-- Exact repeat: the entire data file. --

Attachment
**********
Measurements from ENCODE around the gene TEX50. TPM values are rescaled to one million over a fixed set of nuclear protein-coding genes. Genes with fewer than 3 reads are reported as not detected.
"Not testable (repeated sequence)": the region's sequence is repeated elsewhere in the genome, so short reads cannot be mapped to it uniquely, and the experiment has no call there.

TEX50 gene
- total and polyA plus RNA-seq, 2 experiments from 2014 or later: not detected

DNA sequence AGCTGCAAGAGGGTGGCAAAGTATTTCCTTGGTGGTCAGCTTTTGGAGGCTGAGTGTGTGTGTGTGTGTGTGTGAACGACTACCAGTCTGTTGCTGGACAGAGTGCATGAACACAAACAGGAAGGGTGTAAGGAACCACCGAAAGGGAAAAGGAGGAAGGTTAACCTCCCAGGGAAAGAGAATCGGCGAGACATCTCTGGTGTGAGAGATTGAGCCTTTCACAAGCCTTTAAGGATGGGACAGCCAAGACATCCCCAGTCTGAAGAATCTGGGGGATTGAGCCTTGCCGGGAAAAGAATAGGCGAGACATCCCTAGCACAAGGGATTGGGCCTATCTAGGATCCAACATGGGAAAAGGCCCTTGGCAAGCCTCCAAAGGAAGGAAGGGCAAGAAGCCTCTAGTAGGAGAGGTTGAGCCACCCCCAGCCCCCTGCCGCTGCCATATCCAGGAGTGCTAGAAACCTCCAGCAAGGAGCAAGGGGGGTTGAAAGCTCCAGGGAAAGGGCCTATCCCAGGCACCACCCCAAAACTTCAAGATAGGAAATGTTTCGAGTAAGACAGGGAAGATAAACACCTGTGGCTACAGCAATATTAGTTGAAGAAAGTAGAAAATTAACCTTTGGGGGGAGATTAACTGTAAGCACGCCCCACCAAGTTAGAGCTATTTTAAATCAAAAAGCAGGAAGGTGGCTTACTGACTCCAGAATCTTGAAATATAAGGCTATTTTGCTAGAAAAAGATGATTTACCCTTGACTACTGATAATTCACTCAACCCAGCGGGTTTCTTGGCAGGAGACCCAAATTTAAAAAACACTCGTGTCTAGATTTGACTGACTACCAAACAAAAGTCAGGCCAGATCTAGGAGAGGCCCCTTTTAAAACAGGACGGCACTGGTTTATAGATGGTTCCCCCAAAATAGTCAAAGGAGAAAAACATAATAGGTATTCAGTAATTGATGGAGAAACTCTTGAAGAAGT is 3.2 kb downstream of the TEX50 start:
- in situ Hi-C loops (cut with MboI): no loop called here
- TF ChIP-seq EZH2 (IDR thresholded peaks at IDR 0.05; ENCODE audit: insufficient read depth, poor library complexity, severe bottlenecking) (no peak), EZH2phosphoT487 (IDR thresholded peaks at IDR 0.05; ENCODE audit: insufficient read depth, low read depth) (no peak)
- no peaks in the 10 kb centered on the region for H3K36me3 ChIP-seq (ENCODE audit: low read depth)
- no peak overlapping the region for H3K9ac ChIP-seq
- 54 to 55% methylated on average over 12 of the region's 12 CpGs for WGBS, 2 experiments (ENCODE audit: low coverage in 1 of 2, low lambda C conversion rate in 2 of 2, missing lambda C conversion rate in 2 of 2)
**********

Measurements from ENCODE around the gene TEX50. TPM values are rescaled to one million over a fixed set of nuclear protein-coding genes. Genes with fewer than 3 reads are reported as not detected.
"Not testable (repeated sequence)": the region's sequence is repeated elsewhere in the genome, so short reads cannot be mapped to it uniquely, and the experiment has no call there.

TEX50 gene
- total and polyA plus RNA-seq, 2 experiments from 2014 or later: not detected

DNA sequence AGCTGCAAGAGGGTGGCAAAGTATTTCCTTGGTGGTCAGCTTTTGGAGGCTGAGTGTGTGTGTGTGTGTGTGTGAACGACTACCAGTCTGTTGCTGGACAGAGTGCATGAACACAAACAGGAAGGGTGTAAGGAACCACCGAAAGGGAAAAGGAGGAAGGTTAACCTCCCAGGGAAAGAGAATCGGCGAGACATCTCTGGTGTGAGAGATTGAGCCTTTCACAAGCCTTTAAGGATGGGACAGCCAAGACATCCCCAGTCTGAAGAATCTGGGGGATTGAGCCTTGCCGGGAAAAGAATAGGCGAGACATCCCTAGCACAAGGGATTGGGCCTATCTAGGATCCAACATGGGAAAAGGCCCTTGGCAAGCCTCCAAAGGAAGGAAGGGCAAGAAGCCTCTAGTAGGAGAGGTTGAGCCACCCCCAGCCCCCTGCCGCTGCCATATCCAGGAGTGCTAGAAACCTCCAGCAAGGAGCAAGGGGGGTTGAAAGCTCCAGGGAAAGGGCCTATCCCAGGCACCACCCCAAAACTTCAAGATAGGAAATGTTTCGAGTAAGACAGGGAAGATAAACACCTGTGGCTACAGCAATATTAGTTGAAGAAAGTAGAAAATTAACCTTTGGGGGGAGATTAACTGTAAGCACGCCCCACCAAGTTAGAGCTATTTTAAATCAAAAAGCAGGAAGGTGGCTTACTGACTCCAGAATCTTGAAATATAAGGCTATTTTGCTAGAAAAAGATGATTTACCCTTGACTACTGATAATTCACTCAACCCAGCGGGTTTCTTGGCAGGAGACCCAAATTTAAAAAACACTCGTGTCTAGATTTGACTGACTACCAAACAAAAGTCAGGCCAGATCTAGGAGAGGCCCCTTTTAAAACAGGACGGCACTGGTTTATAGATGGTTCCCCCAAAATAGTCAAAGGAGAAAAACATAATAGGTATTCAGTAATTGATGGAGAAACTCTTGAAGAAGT is 3.2 kb downstream of the TEX50 start:
- in situ Hi-C loops (cut with MboI): no loop called here
- TF ChIP-seq EZH2 (IDR thresholded peaks at IDR 0.05; ENCODE audit: insufficient read depth, poor library complexity, severe bottlenecking) (no peak), EZH2phosphoT487 (IDR thresholded peaks at IDR 0.05; ENCODE audit: insufficient read depth, low read depth) (no peak)
- no peaks in the 10 kb centered on the region for H3K36me3 ChIP-seq (ENCODE audit: low read depth)
- no peak overlapping the region for H3K9ac ChIP-seq
- 54 to 55% methylated on average over 12 of the region's 12 CpGs for WGBS, 2 experiments (ENCODE audit: low coverage in 1 of 2, low lambda C conversion rate in 2 of 2, missing lambda C conversion rate in 2 of 2)